Moving on to a consideration of "side effects," there are two major concerns which we see as serious problems with today's pharmaceutical landscape. The first is the fact that the quest for "a cure for everything" coupled with a societal mind set of instant gratification has caused such a proliferation of inadequately tested new drugs that side effects are being discovered or taken seriously only after a drug is marketed. This has led to two recent phenomena, namely, drugs being voluntarily recalled or ordered removed from the market in an alarming number and warning labels that must be repeatedly updated because they lag dangerously behind. In other words, you and everyone around you have become guinea pigs in vast uncontrolled experiments with extremely dangerous drugs.
The second problem involving side effects is the marketing strategy of today's pharmaceutical companies which is to use Madison Avenue advertising campaigns to entice the public into pressuring their doctors for prescriptions for new drugs. These advertisements are extremely problematic in that they glamorize prescription drugs as the answer to the prayers of each target group while down-playing, minimizing or even misleading the public as to the drug's most dangerous side effects.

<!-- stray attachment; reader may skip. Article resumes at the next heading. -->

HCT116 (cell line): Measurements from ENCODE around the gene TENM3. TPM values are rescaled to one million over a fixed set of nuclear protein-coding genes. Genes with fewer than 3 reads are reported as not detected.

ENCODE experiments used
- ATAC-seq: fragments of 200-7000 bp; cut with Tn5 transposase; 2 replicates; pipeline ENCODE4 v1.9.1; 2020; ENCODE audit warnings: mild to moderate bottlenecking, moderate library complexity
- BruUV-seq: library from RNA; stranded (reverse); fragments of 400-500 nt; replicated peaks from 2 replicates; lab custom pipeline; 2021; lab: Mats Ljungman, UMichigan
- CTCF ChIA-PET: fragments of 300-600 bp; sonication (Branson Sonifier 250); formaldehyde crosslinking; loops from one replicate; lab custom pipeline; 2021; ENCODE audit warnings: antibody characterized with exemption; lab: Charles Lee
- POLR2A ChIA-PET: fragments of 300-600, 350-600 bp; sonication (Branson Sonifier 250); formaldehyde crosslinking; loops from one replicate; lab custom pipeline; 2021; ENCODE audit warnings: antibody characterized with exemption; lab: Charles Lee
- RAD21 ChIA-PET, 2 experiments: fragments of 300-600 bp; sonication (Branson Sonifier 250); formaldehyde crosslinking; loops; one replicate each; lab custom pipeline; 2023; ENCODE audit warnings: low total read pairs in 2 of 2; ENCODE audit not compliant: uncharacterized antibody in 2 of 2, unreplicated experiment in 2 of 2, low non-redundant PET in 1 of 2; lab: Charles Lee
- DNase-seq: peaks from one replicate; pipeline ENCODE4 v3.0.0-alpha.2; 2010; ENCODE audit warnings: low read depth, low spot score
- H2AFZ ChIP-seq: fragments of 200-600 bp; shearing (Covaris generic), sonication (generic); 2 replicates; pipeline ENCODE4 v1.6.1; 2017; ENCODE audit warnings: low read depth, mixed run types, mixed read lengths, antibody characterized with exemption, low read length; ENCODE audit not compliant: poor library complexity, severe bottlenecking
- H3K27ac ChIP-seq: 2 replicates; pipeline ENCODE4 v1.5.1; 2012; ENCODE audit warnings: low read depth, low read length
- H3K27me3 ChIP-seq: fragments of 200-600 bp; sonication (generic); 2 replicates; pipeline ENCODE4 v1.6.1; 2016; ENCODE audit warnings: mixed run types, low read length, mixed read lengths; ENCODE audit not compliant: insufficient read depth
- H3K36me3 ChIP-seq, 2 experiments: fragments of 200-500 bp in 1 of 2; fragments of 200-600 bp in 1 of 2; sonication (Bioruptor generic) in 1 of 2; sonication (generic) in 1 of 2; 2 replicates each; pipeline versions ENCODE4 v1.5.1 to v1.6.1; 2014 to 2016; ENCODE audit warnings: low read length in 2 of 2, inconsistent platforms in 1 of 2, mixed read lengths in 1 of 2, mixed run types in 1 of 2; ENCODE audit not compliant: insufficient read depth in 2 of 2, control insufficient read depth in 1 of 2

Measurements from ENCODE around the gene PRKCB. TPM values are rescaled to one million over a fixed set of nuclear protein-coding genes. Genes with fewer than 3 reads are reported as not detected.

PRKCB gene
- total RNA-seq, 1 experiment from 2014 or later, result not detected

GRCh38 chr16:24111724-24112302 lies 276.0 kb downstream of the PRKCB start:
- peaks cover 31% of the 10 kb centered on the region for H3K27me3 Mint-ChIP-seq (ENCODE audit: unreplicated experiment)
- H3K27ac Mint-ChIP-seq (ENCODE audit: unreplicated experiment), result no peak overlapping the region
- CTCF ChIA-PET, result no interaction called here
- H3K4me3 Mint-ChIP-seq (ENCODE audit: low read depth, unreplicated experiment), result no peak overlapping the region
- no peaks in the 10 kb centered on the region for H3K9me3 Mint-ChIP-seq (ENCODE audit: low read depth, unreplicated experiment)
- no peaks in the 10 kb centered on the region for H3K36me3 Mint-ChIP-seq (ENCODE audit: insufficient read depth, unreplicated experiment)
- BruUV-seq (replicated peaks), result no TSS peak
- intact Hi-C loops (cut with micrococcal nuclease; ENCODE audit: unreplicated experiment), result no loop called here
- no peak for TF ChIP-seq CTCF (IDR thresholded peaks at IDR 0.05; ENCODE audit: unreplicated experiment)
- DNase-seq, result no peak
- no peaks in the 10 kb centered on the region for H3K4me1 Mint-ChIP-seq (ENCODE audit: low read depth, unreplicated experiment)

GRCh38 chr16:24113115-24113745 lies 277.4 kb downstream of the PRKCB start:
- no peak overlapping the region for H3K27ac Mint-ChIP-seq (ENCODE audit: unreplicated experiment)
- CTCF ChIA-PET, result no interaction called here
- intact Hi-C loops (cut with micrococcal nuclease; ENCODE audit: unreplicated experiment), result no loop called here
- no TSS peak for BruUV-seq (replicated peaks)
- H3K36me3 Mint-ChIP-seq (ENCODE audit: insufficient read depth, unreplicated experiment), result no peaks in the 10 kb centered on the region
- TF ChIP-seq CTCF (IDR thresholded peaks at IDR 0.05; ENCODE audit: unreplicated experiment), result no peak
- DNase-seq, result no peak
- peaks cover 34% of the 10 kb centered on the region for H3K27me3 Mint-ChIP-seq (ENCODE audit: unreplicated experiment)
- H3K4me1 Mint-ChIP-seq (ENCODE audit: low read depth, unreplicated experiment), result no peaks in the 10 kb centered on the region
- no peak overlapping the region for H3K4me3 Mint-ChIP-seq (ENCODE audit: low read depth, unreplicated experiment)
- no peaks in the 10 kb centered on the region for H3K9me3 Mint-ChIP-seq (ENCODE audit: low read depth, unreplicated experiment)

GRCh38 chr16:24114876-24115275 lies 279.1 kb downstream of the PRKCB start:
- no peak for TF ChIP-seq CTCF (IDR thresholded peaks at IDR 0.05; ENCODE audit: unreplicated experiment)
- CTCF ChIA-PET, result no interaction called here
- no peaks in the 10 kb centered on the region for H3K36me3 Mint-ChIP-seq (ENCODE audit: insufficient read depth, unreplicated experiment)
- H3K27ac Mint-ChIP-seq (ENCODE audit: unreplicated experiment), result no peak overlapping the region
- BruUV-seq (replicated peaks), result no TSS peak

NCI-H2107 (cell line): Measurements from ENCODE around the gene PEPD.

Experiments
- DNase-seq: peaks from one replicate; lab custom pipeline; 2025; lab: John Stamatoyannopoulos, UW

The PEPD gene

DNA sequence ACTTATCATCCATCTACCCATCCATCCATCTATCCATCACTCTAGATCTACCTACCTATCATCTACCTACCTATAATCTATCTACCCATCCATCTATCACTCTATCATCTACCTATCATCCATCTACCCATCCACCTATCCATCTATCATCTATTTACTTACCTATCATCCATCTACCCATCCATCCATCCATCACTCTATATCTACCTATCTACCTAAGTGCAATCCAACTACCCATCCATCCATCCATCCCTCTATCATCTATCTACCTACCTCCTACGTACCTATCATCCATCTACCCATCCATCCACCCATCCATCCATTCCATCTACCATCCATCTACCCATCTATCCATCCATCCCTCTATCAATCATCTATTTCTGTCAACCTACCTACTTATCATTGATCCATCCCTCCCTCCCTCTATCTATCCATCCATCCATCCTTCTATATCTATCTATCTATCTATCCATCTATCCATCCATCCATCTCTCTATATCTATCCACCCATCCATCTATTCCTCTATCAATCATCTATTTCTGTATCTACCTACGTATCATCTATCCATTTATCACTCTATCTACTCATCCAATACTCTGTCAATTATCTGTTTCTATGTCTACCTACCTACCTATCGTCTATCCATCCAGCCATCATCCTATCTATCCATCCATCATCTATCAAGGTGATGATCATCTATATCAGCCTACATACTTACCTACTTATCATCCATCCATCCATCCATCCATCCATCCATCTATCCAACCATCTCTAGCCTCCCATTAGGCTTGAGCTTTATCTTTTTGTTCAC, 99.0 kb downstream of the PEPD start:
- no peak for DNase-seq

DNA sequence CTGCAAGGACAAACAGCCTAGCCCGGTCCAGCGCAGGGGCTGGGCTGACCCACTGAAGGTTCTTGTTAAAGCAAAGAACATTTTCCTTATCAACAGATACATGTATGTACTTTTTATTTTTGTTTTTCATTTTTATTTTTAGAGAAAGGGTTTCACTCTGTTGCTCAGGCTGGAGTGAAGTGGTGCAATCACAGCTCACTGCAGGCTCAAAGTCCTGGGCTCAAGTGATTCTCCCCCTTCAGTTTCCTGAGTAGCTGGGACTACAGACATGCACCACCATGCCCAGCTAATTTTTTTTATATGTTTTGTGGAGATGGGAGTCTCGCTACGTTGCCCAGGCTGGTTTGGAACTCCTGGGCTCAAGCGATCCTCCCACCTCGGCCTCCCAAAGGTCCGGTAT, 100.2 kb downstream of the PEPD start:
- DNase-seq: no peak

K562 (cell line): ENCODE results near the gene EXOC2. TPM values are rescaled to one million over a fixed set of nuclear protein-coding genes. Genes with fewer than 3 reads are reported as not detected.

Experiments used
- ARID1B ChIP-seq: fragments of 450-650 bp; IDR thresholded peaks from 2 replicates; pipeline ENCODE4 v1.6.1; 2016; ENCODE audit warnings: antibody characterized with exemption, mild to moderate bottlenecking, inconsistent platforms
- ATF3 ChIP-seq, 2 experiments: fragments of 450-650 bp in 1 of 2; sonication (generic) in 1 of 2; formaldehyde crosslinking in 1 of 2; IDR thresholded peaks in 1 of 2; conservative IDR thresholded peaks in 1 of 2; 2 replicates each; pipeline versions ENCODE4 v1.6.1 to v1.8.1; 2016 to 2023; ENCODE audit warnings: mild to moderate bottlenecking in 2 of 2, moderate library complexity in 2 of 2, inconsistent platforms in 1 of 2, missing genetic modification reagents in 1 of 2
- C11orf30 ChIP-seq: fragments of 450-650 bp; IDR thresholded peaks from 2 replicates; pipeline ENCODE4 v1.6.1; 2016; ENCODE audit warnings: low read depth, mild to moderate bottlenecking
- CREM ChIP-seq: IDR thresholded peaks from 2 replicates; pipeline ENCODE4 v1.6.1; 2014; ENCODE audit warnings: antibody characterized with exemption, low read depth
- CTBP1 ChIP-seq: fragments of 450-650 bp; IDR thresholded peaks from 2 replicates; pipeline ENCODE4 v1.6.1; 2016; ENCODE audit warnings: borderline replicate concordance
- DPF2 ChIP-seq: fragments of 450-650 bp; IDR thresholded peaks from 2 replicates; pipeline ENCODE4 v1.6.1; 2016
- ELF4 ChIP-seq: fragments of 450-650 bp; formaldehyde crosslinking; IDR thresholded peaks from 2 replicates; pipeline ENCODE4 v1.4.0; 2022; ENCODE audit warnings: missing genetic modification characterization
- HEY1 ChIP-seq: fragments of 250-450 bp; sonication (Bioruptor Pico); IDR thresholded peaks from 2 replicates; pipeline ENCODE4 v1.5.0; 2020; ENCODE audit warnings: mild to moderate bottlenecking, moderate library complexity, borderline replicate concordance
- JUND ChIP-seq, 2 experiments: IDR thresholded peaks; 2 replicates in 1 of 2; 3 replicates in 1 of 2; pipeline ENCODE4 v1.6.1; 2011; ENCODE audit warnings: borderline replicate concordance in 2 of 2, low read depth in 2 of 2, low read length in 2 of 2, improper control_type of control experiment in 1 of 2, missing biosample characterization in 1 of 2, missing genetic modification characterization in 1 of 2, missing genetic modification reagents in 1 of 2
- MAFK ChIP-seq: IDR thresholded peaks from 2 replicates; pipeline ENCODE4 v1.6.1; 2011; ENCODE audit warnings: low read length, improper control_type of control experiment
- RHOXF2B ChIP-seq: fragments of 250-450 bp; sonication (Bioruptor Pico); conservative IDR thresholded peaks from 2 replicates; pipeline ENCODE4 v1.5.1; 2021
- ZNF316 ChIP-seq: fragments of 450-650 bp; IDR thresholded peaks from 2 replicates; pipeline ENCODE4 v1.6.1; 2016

Rezulin is an example of the first problem. Clearly, this is a drug that was rushed to market in the United States with inadequate testing and despite an enormous amount of evidence that it was unsafe. The risks from the drug's potential side effects far outweighed any benefit the drug offered diabetics. Moreover, the manufacturer engaged in a shell game with the FDA by withholding test results in a way that caused the warning label to lag far behind what was really known about the side effects. This caused the need for four upgraded warning labels before the drug was removed from the market. The body count just got too high to justify any longer. Unfortunately, as in the case of Rezulin, the FDA is too often part of the problem rather than the key to the solution.
The second problem is exemplified by marketing campaigns like the one for the drug DIFLUCAN (fluconazole) tablets. Its benefits do not legitimately outweigh the enormous risks to its chosen target market. DIFLUCAN is the first of a new subclass of synthetic triazole antifungal agents marketed by Pfizer, Inc. In short, the drug is designed to treat serious fungal infections. The advertising being carried on television, however, specifically targets women who are encouraged to use the drug instead of creams and ointments to treat yeast infections.